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The laurel wreath of conquest! let it stand
Awhile untouch'd by any soldier's hand !
Away! [Erit drum.] stay you and guard us. Where's

the Moor?
I'll lose what I have got, a victor's prize,
Yielding myself a prisoner to your eyes.

Q. Mo. Mine eyes shall quickly grant you liberty. The Moor stays my return; I'll put on wings And fetch him; to make peace belongs to kings. As she goes out, enter ELEAZAR, ZARACK, BALTA

ZAR, and SOLDIERS well armed ; at sight of each other all draw. CARD. Soldiers ! call-back the drum, we are be

tray'd ! Eleaz. Moors! stand upon your guard! avoid !

look back!
Q. Mo. What means this jealousy ? Mendoza ! Moor!
Lay by your weapons and embrace; the sight
Of this, and this, begets suspicion.
Eleazar, by my birth, he comes in peace!
Mendoza, by mine honour, so comes he!

CARD. Discharge these soldiers then.
ELEAZ. And these.
CARD. Away!

[Solliers stand aloof. Q. Mo. Soul, rejoice, to see this glorious day!

[She joins them together, they embrace. CARD. Your virtues work this wonder. I have

met At her most dear command : what's


desires ?

ELEAZ. Peace, and your honour'd arms: how

I sounded the alarums, witness heaven!
'Twas not to strike your breast, but to let out
The rank blood of ambition. That Philip
Makes you his ladder, and being climb'd so high
As he may reach a diadem, there you lie.
He's base begotten, that's his mother's sin.

Q. Mo. God pardon it!
ELEAZ. Aye, amen.

But he's a bastard,
And rather than I'll kneel to him, I'll saw
My legs off by the thighs, because I'll stand
In spite of reverence: he's a bastard, he's!
And to beat down his usurpation
I have thrown about this thunder: but, Mendoza,–
The people hate him for his birth;
He only leans on you, you are his pillar,
You gone, he walks on crutches or else falls:
Then shrink from under him; are not they
Fools, that bearing others up, themselves seem low,
'Cause they above sit high; why you do so.

CARD. 'Tis true.
Q. Mo. Behold this error with fix'd eyes !
CARD, 'Tis true; well.-
ELEAZ. Oh! have

found it? Have


smelt The train of powder that must blow you up, Up into air? What air? Why this, a breath ; Look you; in this time may a king meet death. An eye to't! check it, check it!

Rp. How?

Eleaz. How! thus :-
Steal from the heat of that incestuous blood,
Where ravish'd honour and Philippo lies!
Leave him! divide this huge and monstrous body
Of armed Spaniards into limbs thus big!
Parl man from man, send every soldier home!
I'll do the like: peace, with an olive branch,
Shall fly with dove-like wings about all Spain;
The crown, which I as a good husband keep,
I will lay down upon the empty chair ;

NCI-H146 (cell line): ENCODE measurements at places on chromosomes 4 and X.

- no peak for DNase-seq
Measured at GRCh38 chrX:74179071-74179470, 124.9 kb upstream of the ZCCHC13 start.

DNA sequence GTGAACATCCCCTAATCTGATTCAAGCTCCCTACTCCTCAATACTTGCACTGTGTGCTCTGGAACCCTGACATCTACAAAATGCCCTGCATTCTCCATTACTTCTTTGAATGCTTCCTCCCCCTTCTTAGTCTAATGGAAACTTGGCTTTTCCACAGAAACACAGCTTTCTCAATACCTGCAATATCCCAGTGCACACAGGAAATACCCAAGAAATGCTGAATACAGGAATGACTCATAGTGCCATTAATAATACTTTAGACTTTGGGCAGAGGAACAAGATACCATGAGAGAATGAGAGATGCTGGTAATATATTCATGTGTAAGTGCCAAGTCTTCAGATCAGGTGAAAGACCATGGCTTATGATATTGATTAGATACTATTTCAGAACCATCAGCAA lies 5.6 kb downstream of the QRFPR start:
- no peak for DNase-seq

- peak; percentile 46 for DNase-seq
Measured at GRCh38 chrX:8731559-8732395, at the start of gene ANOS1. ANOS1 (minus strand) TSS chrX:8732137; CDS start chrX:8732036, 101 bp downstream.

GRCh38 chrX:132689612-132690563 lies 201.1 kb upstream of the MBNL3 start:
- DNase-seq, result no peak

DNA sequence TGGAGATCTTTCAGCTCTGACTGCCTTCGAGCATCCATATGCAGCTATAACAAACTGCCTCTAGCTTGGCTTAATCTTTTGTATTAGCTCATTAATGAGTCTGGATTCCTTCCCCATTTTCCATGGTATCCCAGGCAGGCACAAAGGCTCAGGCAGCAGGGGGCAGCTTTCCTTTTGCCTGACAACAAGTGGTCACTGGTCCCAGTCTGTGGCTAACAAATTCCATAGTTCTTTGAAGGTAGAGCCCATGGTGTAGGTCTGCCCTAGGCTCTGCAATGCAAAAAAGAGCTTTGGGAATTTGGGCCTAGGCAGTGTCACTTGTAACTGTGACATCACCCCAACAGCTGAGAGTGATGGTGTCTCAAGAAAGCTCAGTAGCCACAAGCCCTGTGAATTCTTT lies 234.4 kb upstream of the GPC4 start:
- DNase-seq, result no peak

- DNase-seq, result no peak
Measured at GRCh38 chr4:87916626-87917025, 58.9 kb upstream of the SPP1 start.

Marry you the queen, and fill it! for my part,
These knees are yours, sir.

CARD. Is this sound?
Eleaz. From my heart !
CARD. If you prove false-
Eleaz. If I do, let fire fall
CARD. Amen.
Eleaz. (Aside.] Upon thy head; and so it shall.
CARD. All of myself is yours; soldiers, begone!
Eleaz. And that way you.

[To the Moors. CARD. The rest I will divide: The lords shall be convented.

ELEAZ. Good.
CARD. Let's meet.
Q. Mo. Where?
Eleaz. Here anon; (aside] this is thy winding-sheet.
[The Moor walks up and down musing.

[Exit Cardinal. Q. Mo. What shape will this prodigious womb

bring forth,

Which groans with such strange labour ?

Eleaz. Excellent !

Q. Mo. Why, Eleazar, art thou rapt with joys,
Or does thy sinking policy make to shore ?

Q. Mo. Eleazar! madman! hear'st thou, Moor?
Eleaz, Well, so ; you tum my brains; you mar

the face
Of my attempts i’ the making ; for this chaos,
This lump of projects, ere it be lick'd over,
'Tis like a bear's conception; stratagems
Being but begot, and not got out, are like
Charg'd cannons not discharg'd, they do no harm
Nor good; true policy breeding in the brain,
Is like a bar of iron, whose ribs being broken
And soften’d in the fire, you then may forge it
Into a sword to kill, or to a helmet to defend life :
'Tis therefore wit to try all fashions,
Ere you apparel villany. But, but
I've suited himn; fit, fit; oh, fit!

Q. Mo. How? prithee, how?

ELEAZ. Why thus ;--yet, no ;-let's hence;
My heart is nearest of my council; yet,
I scarce dare trust my heart with't; what I do,
It shall look old the hour wherein 'tis born;
Wonders twice seen are garments over-worn.


SCENE V. Enter CARDINAL at one door ; PHILIPPO half

armed, and two SOLDIERS following him with the rest of the armour ; the CARDINAL seeing him turns back again.

Phil. Sirrah! you, cardinal! coward! run-away! Soho, ho! what, cardinal! CARD. I am not for your lure.

(Exit. Phil. For that then ; [Throws his sword after him.]

O that it had nail'd thy heart Up to the pommel to the earth! come, arm me! Ha! s'foot! when all our swords were royally gilt

with blood, When with red sweat, that trickled from our wounds, We had dearly earn'd a victory—when hell Had from their hinges heav'd off her iron gates, To bid the damnd Moor and the devils enter, Then to lose all, then to sound base retreat; Why, soldiers, hah!

1 Sold. I am glad of it, my lord.

Phil. Hah! glad! art glad I am dishonoured ? That thou and he dishonoured ?

1 Sold. Why, my lord, I am glad that you so cleanly did come off.

Phil. Thou hast a lean face and a carrion heart; A plague on him and thee too! then-s'heart ! then To crack the very heart-strings of our armyTo quarter it in pieces—I could tear my hair, And in cursing spend my soul;


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